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Letter from Joseph Martin to Alexander Martin
Martin, Joseph, 1740-1808
September 02, 1784
Volume 17, Pages 84-85

COL. JOSEPH MARTIN TO GOV. MARTIN.
[From Executive Letter Book.]

Long Island, September 2d, 1784.

Sir:

Yesterday I received from the Chickasaw Nation a Letter of which the following is a Copy1 :

This is certainly the earliest piece of intelligence that could be had. I expect several of the Chickasaw Chiefs here every hour and shall have the particulars of the Treaty, which shall without loss of time communicate by express to your Excellency. In the mean time shall take every step, necessary, to find out the intentions of the Spaniards; and likewise make myself acquainted with the most private intrigues of the Indians. I shall set off to the Nation immediately. William Lytle and Samuel Royley, who trade with the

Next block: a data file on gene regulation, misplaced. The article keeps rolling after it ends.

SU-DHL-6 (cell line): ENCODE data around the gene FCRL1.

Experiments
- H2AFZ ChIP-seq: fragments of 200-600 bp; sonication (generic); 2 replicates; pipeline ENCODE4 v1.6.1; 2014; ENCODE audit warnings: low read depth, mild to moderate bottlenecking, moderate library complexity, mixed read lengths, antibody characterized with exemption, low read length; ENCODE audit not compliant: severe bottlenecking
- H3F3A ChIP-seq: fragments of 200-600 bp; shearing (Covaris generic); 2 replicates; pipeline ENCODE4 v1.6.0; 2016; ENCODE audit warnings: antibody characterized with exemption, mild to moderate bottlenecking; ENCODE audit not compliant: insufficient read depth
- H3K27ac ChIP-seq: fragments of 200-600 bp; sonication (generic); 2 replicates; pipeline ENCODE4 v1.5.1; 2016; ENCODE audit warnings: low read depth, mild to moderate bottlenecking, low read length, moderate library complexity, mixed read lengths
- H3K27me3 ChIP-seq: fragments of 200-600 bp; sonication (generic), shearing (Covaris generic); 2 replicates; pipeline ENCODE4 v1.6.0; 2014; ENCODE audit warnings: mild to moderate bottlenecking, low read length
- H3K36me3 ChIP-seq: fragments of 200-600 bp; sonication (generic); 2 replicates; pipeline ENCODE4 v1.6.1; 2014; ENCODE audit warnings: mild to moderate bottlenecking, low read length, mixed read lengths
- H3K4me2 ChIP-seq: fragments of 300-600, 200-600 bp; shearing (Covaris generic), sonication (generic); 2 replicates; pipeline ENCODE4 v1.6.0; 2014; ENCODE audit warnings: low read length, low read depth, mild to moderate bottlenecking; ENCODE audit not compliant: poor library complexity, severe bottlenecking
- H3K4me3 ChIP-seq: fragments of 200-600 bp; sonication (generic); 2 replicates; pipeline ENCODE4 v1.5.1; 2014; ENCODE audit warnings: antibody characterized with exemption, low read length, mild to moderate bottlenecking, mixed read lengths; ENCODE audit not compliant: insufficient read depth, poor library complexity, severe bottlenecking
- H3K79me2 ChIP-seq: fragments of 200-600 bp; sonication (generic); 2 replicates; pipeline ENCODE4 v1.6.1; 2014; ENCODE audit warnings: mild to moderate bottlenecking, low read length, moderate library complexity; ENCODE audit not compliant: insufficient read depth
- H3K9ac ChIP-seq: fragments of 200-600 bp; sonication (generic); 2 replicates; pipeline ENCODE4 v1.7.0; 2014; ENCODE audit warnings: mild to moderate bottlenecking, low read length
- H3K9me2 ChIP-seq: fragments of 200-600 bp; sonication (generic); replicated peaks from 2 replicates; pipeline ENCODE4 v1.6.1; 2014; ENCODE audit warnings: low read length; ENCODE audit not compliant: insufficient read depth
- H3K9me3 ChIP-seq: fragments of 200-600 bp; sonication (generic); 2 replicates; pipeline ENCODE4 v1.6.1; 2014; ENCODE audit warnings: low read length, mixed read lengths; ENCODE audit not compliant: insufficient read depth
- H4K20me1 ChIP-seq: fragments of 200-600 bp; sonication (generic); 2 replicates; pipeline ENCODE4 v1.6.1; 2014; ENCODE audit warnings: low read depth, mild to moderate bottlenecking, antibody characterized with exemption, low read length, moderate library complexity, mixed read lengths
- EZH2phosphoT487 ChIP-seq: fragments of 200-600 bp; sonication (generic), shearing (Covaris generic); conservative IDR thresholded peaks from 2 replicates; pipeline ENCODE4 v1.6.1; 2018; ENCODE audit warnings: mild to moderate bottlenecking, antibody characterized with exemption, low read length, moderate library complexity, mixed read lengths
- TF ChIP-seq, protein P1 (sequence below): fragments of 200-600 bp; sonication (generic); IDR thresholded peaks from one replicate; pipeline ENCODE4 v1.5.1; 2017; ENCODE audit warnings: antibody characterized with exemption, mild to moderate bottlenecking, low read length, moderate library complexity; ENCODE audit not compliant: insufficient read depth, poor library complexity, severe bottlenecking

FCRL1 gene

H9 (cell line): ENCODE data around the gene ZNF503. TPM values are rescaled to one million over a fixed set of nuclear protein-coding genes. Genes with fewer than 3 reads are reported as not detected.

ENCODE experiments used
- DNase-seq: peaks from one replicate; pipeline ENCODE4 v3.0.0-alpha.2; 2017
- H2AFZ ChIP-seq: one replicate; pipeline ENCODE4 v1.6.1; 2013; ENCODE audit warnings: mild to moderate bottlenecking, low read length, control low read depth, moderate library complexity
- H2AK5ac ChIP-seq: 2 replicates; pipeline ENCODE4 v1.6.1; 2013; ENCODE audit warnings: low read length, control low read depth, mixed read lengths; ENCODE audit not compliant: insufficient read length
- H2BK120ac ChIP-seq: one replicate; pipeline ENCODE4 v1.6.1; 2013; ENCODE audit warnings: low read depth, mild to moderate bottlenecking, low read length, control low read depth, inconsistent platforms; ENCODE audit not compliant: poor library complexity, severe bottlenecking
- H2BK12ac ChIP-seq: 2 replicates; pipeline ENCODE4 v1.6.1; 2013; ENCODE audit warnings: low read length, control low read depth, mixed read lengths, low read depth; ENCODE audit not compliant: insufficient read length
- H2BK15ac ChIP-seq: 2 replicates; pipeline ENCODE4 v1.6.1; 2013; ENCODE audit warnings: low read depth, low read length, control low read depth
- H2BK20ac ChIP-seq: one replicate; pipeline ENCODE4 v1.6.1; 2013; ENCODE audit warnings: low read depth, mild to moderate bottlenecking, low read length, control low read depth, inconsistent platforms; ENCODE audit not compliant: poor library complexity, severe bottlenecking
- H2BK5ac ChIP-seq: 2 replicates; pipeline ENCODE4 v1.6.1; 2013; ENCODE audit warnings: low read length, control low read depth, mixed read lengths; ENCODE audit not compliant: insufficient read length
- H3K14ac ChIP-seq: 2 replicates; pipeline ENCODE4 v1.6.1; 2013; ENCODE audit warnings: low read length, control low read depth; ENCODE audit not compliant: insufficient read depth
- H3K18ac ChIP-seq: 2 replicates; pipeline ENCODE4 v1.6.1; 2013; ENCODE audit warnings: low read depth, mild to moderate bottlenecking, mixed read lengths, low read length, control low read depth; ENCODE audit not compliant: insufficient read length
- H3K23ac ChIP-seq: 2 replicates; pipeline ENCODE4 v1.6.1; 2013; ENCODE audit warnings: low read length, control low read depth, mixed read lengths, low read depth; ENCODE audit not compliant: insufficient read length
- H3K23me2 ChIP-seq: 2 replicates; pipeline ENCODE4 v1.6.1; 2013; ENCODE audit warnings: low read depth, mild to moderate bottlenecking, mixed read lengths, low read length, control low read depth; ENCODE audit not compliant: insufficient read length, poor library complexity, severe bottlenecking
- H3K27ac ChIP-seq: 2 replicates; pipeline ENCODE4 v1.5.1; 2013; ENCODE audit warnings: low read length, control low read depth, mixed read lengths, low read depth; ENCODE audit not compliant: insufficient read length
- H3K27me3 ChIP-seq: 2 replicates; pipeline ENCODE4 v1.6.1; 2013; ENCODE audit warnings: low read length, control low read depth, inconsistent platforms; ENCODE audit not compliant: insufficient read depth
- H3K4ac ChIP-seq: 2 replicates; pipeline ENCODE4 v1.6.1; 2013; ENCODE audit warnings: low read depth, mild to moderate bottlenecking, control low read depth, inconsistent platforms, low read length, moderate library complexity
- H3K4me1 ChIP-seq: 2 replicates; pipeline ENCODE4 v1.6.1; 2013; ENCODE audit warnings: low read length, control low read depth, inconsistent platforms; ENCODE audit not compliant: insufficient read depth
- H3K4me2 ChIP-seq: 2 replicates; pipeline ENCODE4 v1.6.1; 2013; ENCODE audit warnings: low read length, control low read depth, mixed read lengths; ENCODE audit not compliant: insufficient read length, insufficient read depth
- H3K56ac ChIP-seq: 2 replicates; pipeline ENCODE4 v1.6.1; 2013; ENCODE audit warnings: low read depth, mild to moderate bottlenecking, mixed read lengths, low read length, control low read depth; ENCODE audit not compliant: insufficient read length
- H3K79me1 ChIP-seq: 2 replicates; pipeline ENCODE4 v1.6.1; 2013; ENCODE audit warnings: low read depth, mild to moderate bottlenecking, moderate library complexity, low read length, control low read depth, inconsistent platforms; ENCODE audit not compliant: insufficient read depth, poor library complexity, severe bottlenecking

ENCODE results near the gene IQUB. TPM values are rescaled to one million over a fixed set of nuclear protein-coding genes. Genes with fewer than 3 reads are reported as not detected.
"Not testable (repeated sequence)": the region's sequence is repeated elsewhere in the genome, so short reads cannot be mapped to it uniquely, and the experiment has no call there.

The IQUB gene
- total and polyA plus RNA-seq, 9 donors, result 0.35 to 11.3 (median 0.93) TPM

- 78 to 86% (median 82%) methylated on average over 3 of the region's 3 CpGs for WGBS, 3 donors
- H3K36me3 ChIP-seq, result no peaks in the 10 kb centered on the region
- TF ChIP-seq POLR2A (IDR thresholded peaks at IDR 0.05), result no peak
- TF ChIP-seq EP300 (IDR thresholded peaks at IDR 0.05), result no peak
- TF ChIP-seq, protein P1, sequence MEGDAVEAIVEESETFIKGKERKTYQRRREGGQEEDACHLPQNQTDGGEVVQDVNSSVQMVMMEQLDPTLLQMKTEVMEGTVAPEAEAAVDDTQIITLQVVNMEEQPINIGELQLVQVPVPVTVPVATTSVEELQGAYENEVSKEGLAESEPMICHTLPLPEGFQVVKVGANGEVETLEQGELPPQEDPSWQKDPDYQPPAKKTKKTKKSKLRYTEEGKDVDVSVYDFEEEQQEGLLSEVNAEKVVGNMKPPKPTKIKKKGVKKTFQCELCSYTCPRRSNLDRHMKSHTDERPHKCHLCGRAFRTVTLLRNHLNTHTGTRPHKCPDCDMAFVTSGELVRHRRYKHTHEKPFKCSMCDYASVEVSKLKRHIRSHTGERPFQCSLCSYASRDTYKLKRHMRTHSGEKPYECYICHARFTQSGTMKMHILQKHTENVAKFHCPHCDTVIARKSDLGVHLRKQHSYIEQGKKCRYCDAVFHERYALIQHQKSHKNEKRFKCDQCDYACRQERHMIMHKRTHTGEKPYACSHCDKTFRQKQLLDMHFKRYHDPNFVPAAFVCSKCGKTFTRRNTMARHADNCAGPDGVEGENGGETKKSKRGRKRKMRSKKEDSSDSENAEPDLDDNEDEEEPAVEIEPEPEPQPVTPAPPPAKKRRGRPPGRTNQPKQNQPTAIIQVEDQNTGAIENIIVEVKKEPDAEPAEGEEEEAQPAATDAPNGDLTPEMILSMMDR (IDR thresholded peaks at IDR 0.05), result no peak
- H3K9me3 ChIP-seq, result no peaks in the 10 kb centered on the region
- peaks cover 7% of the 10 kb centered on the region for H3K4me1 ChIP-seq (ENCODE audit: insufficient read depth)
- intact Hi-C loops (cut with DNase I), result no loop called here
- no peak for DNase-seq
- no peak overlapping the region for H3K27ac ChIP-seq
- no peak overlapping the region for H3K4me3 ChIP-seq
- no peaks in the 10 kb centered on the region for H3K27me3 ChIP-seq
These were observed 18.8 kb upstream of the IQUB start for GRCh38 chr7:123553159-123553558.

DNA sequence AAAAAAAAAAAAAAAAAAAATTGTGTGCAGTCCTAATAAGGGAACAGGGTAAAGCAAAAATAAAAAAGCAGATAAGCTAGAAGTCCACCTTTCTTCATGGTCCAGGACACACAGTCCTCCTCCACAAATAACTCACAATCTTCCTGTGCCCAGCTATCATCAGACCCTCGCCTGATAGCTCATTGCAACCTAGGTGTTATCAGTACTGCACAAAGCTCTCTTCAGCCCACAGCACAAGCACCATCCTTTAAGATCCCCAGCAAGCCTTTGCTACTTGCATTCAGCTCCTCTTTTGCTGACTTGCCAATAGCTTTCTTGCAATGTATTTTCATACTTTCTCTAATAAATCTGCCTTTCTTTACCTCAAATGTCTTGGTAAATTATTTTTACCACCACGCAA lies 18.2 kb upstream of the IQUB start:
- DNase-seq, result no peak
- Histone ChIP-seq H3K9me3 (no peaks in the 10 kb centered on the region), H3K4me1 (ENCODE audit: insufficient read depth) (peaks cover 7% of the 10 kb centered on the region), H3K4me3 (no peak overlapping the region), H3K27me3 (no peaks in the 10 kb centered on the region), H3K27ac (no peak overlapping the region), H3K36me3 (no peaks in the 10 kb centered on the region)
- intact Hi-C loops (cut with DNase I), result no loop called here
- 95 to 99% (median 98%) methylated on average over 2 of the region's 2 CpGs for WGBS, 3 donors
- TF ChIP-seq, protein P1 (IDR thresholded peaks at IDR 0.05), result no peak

-------------------- page 85 --------------------
Chickamoggy's, inform me, that at a Treaty held at Pensacola by the Spaniards in June, 1783, they heard the Governor tell the Indians in open Treaty, “not to be afraid of,” that they, the Indians, were not without friends. That “the Americans had no King and “were nothing of themselves and was now like a man that was lost “and wandering about in the woods—and if it had not been for “them and the French the British would have subdued them long “ago.”

Some of the Cherokee Chiefs informed me the same. My connexion with some of the principals of this Nation is such, that nothing of this kind can transpire without my knowledge which will enable me to give you a true account of what may be of benefit to the public to know.

I am Sir, with due respect, &c.,
JOSEPH MARTIN.

———

1 Vide letter pages 83-84.